March 2010

Dear Wilder Publications,


One should never take this sort of story at face value, so I looked it up on Amazon, and my jaw dropped for two reasons.

  1. The linked disclaimer that the contents of The Federalist Papers "does not reflect the same values as it would if it were written today".
  2. The publisher's claim of copyright on the material.

Both are most likely boilerplate, but they’re deeply clueless boilerplate. And they do indeed reflect a certain kind of modern values…

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Got salt? The fine is $1,000…


…or will be in the state of New York, if the dumbest state legislators in American history can manage to pass their new bill.

Not kidding:

“No owner or operator of a restaurant in this state shall use salt in any form in the preparation of any food for consumption by customers of such restaurant, including food prepared to be consumed on the premises of such restaurant or off of such premises.”

The “in any form” really puts the crown on these king-sized asshats. It’s amazing they managed to write a complete sentence, much less an actual bill.

Arbitrary limits


As a general rule, office firewalls do not have to be configured to cope with simultaneous incoming syslog traffic from 80,000+ hosts. Mine did. Sadly, the default limit for a particular element was only capable of handling about ¾ of that, leaving our outgoing connections somewhere between unstable and “not” when things got busy.

Fixed now.

PS: syslog can be scary efficient at sending packets when a box is unhappy. Enough unhappy boxes makes for a quite impressive DDOS attack, if you haven’t previously discovered that using “no state” in a firewall rule does not, in fact, avoid filling your state table with crap, thus accelerating your approach toward that arbitrary limit.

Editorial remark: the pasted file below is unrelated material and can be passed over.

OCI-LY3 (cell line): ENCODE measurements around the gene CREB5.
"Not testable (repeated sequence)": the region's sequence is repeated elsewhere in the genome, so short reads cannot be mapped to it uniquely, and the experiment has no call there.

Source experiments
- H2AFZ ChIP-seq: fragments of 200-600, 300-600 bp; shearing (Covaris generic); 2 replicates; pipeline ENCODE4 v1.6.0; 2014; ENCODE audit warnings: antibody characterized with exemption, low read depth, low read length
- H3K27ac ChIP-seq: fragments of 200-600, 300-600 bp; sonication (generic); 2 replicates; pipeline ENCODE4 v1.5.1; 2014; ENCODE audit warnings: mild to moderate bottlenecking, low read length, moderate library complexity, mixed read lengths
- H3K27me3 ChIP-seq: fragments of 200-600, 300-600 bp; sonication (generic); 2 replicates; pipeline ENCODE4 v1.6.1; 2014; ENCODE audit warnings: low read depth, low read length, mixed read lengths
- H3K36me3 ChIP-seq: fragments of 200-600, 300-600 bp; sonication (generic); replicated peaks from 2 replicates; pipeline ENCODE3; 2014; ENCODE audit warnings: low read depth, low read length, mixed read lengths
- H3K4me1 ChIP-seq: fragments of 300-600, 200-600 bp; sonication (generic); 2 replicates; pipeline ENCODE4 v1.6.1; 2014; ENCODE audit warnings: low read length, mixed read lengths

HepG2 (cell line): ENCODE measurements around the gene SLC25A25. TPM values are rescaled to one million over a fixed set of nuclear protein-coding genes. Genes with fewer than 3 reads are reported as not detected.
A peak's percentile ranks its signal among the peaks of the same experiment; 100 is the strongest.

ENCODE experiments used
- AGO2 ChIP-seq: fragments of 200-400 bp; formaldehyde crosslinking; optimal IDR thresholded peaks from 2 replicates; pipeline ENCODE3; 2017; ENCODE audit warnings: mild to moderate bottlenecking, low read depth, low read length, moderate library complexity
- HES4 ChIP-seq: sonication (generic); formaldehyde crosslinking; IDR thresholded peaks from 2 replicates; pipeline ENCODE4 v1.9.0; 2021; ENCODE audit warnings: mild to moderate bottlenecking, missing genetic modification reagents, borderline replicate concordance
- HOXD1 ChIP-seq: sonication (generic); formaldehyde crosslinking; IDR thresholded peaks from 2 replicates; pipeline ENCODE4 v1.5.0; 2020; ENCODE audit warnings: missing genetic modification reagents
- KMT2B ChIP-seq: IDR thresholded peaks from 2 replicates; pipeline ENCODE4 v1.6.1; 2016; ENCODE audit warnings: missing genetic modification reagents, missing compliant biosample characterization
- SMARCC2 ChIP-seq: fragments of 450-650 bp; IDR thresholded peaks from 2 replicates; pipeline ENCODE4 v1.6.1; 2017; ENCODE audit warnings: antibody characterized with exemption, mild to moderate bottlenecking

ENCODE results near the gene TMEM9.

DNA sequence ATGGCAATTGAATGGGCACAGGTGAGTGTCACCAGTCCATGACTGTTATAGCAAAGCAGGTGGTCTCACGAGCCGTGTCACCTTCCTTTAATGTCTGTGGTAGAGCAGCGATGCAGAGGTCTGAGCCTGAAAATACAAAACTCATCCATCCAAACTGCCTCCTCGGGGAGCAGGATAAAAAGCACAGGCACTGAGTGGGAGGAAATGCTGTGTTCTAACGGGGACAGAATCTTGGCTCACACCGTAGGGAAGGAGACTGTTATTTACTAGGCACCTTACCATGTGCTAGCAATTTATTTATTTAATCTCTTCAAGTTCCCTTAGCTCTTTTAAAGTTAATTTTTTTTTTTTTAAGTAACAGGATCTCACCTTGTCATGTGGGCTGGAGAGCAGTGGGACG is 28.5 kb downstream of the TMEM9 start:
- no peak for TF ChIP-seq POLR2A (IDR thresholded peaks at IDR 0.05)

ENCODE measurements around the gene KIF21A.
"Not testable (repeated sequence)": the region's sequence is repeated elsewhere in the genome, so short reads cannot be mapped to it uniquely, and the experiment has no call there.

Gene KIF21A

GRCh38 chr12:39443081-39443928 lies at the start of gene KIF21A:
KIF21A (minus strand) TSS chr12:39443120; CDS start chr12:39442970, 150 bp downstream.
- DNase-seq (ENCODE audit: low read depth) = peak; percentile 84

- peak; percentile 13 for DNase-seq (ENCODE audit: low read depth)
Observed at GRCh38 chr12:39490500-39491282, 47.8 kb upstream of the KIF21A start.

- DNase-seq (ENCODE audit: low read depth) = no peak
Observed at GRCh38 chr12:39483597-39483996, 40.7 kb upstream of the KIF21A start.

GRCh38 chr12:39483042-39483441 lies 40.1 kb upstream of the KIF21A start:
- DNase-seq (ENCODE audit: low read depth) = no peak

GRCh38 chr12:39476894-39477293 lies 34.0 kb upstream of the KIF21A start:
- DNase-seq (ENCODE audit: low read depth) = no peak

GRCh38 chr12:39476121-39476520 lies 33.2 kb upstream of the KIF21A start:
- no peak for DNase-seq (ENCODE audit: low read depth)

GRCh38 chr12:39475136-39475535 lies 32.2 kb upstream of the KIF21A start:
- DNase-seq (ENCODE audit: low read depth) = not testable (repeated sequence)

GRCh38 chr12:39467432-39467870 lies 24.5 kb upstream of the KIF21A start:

Dear Amazon,


I think all search results would be improved by the ability to exclude departments. Instead of forcing me to guess whether an item has been filed under “Home & Garden” or “Grocery”, let me instead exclude “Baby”, “VHS”, “MP3 Downloads”, and “Clothing & Accessories”. You already allow negative keywords in the search field, so this would be a natural extension.

This would be particularly useful for your “recommendations for you” list, which in my case is currently dominated by cookbooks, salami, and SF novels. If you want to sell me anything else, you have to give me a way to sort it to the top, and the current positive filtering system is trial-and-error, since most of the listed categories don’t actually have anything in them to recommend.

Dust on the lens


I confess, it’s been so long since I went through my slides that I simply forgot that I’d gotten Dita Von Teese and Lynn Thomas to cuddle naked on a sofa.

And when did I manage to get Vanessa Gleason outdoors for a quick (clothed) shoot? I sleeved the slides, so I must have looked at them at least once. Clearly I’ve been out of the game for too long…

Dear Vmware,


Come on, really?

"We'd like to keep you informed via email about product updates, upgrades, special offers and pricing. If you do not wish to be contacted via email, please ensure that the box is not checked."

At least the box is not not unchecked by default, but this is stupid.

Zelazny’s Crime


What if Roger Zelazny wrote a hard-boiled murder mystery, and no one knew about it for more than thirty-five years? Well, now you can buy it on Amazon

It’s been out since last February, but it didn’t make it onto my recommendations list until a few weeks ago. And, of course, I’d never have gone looking in that genre.